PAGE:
At my house, enjoying a freshly baked cookie or two in the afternoon has become a ritual over the past couple of years. Baking up only a few at a time rather than a whole batch is better for my portion control (read: waistline), and it turns out it makes for a thicker, chewier, yummier chocolate chip cookie. I mix the dough in advance (when I have spare time), scoop it, and freeze the single-cookie portions of dough. This way when the cookie mood strikes, all I need to do is heat my oven, pull out a few dough balls, and bake ‘em straight from the freezer. It’s a win-win situation that will brighten up even the dreariest day — and all at a moment’s notice.

I’ve been honing all my cookie recipes to keep up with demand, and my chocolate chip cookie recipe has gotten a few upgrades. I wanted my chocolate chip cookie to have a deeper, earthier flavor along with that perfectly chewy-tender-moist texture.

Abigail Johnson Dodge

Putting my nerdy baker hat on, I did lots of tests (no one complained) until I was happy. I achieved the flavor I wanted with the addition of a bit of molasses and by using only dark brown sugar. I truly think the flavor in this Chewy Chocolate Chip Cookie is fabulous – buttery, with a deep-dark sweetness. As a bonus, the color of the cookie is an attractive mahogany (or maybe cherry!) brown.

To get the texture I wanted, I played around with cooking times and oven temperatures, but most importantly, I aimed for the right ratio of sugar to flour. In my tests, too much sugar made the baked results just a bit too crispy for my taste. Achieving that balance, along with the addition of the molasses, helped me reach my “Team Chewy” goals.

Lastly, after more tests with dough temperatures (fresh, refrigerated, and frozen), baking times, oven temperatures, and other factors, I happily arrived at a method that produces a thick and chewy cookie when baked straight out of the freezer with no thawing needed. Refrigerating the portioned dough before baking is a fine option when you want to bake off a larger or whole batch (see Kitchen Notes below). The resulting textures aren’t quite as consistent as they are from baking from frozen but the flavor is still yummy.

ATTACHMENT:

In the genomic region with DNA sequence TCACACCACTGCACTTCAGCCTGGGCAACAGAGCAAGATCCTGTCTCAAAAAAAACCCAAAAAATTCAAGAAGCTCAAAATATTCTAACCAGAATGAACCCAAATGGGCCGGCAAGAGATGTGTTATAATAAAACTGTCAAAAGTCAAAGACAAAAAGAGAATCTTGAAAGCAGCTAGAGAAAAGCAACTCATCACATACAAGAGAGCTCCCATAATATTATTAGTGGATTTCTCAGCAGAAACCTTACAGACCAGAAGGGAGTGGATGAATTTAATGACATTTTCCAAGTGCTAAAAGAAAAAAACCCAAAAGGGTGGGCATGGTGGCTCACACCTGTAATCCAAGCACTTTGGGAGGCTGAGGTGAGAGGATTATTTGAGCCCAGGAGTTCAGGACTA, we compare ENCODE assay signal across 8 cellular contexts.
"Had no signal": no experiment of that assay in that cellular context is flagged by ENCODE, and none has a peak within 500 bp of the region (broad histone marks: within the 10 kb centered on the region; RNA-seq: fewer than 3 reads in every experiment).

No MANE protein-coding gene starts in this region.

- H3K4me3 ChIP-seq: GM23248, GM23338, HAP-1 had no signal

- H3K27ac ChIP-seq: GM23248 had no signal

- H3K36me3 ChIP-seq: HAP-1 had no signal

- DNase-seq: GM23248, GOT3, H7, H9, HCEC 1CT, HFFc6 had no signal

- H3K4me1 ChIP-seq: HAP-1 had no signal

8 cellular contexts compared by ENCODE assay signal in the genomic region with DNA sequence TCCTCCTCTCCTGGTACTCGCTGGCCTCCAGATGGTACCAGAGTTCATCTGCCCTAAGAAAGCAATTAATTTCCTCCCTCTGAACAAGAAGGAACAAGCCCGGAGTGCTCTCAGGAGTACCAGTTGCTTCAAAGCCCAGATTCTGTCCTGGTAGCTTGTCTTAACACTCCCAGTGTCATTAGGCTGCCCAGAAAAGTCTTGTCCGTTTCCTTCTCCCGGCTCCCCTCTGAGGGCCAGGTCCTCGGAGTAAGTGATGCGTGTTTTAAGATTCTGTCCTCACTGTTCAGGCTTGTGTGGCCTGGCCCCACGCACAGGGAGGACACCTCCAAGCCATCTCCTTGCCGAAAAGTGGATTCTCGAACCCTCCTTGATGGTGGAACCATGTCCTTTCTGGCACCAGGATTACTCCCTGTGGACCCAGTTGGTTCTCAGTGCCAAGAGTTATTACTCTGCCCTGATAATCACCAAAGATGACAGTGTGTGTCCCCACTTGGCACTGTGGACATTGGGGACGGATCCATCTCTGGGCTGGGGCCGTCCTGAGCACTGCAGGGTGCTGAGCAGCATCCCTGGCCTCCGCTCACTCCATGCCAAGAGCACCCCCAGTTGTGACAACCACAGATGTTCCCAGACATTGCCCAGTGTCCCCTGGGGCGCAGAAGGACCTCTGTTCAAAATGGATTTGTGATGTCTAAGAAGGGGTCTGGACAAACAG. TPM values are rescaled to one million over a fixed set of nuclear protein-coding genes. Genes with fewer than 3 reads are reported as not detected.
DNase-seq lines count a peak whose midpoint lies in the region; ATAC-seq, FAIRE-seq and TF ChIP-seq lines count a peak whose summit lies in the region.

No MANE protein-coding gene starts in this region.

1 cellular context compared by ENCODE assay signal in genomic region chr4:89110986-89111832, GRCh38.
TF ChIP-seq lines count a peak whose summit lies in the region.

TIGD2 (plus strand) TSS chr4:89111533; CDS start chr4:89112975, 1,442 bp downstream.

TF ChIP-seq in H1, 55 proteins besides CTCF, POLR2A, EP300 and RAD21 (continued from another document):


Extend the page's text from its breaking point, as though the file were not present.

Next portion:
Abigail Johnson Dodge

I also tried the cookie with a variety of mix-ins (including potato chips!), and I’ve given you those options below. As for the chocolate, bittersweet chocolate chips or chopped bittersweet chocolate are wonderful, but if you have a fancier chocolate or a different percentage chocolate (I’m liking Valrhona Dulcey these days) you can definitely use it.

A sprinkling of sea salt is my ideal finish to these cookies, but you can skip if you like.

I am looking forward to hearing how you’ve made this recipe your own so please share in the comments section so we can all learn from each other.

This is our 23rd installment of Baking Together! Check out all the previous columns and recipes and let us know how everything goes.


Kitchen Notes


Flavor swap

Feel free to swap different chocolate for the bittersweet. I’m liking Valrhona Dulcey these days.



The yield will change depending on how many mix-ins you use and how much of each you use. Reduce the amount of chocolate to about 1/2 cup (3 ounces) and stir in a handful of two or three of the following:

  • Hearty potato chips (I like Lays Wavy)
  • Lightly salted peanuts
  • Salted pretzels
  • Dried cherries or apricots


The Scooper

I use a 4 teaspoon mini scooper – the Oxo Medium Cookie Scoop is an easy mail order or kitchen-store option. No scooper? Using a tablespoon measure, scoop up a slightly round amount of dough and gently roll between your palms to form a ball.


Lining the Sheet Pan

When baking these cookies, I prefer to line my sheet pans with parchment paper so the cookies don’t spread too much. That said, silicone liners are a fine substitute, though you can expect your cookies to be just a touch flatter.


Refrigerated – not frozen - dough

If you are looking to bake off a larger batch of cookies but you still want that same chewy texture, refrigerate the dough well before baking. Scoop the dough and arrange the mounds close together on a plastic wrap-lined large plate or sheet pan. Cover with plastic and refrigerate until very firm, 4 hours or up to 2 days. Proceed with the recipe directions, baking the dough balls straight from the refrigerator. Cooking time may be 1 to 3 minutes shorter.